Van Buren Records put their hometown of Brockton, Massachusetts on the map. The 13-member group made of rappers, producers, engineers, creative directors, and designers arrived like a fully-formed apparition with 2021’s Bad For Press and its follow-up, BLACK WALL STREET. The group played with elements of gritty New York street rap, Memphis-obsessed horrorcore, and classic West Coast shit-talking. But the Seinfeld street gang name-checking posse distilled those influences into something fresh and peerless in the modern rap landscape. Their new album DSM—named for Dover Street Market—is both a victory lap and a defining moment, a celebration of what they’ve become and a clear statement that they’re not going anywhere.
The members of Van Buren Records were scattered about in the country, so much of the album was recorded the way the world now functions: remotely. The group’s ambitions are grander than ever before; a show with Griselda in Boston (plus a verse from Conway the Machine on DSM cut “The Source”) confirmed that they have the infrastructure to scale this vision into something sustainable and enduring.
In the brief period between their 2021 records and DSM, the group’s MCs—FELIX!, Luke Bar$, Jiles, SAINT LYOR, Meech BOLD, Invada, and Andrew Regis—released solo records. Their influence and popularity are growing by the minute, and their horizon is broadening. Even so, Brockton will remain home, remain the place that built them, and will be the reason this group even exists in the first place. To that end, they recently spent a day giving Converse and school supplies to the city’s youth. “It’s bigger than music for us,” says LYOR. “It always will be.”
“Now the objective is just to showcase more of Brockton,” Luke Bar$ concludes. “There are a lot more musicians, a lot more artists. There are athletes. We have people playing overseas. We have a lot going on in the city.”
Audiomack: In the days leading up to the new album, what was the prevailing feeling? Was it excitement, nervousness, or something else?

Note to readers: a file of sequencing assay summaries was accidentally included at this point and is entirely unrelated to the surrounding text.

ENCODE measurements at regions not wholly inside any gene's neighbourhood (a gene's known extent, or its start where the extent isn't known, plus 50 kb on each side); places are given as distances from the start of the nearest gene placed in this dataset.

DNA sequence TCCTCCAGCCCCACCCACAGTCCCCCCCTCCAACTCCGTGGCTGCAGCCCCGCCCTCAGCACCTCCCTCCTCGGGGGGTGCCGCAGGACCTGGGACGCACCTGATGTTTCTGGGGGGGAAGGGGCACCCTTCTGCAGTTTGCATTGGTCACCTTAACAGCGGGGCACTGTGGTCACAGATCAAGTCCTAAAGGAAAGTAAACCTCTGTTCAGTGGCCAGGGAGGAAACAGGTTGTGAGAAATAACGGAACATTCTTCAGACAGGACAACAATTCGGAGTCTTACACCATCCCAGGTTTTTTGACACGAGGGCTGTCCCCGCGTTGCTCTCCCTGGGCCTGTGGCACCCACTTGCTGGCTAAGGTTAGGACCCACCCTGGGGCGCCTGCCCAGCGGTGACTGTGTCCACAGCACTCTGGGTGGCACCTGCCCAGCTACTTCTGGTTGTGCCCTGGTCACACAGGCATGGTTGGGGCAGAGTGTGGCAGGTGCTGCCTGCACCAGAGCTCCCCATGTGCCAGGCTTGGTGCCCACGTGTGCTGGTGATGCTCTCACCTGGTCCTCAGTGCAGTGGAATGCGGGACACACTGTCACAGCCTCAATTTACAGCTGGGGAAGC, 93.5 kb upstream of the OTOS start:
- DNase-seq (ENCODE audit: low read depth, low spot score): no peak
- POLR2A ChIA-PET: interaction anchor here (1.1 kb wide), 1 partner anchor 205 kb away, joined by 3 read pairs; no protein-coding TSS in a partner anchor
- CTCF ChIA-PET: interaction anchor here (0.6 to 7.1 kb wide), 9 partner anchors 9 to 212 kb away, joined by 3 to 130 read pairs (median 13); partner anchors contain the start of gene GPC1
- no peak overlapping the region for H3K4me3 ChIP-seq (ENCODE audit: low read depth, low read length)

Invada: I’m excited, man. I can’t wait for the world to hear what’s going on.
Meech BOLD: At the same time though, there’s always an anxiousness, especially because we’ve been working on it for so long. In the days leading up, I was just like, ‘Bro, can it be Friday already? Let’s get it going.’
There’s an anticipation for this new album that maybe hasn’t been there before, just because Bad For Press and BLACK WALL STREET brought you new fans. What’s it like to put out a record that people are pining for?
Luke Bar$: It’s been a year now since we dropped a whole collective album and the fans and the people are really ready for a new one. Some people hit me up and they were like, “Yo, y’all still make music together?”
A lot of people missed us. We missed putting out music. We all wanted to. It’s just we had to get right artistically. We had to get our own personal music correct. It just takes time and music. Music years are different from human years. Music years go by in a snap of a finger.
It's only been a year and people are already asking you if you stopped making music together. Did you guys feel pressure to get back in the studio just to show people that nothing had happened?
Meech BOLD: I would say it’s different for everyone because you had some dudes working on their own personal albums and then you had other guys just kind of going through the motions of life. We had to come into DSM as a reflection of where we’re at. It’s just way more aggressive and it’s way more abrasive, in-your-face. That’s just how we are feeling as a collective. But I also know for me there wasn’t a sense of pressure because I was just trying to deal with life in the moment.
SAINT LYOR: I was eager because, since the last project, everybody was working on their own individual project. Everybody’s gotten better. Iron sharpens iron. Coming into this project, it was kind of easy because we were already in album mode working on our own stuff. So us coming together, the transition was really smooth. The raps are just 10 times better from the last project just because we’re getting the reps in.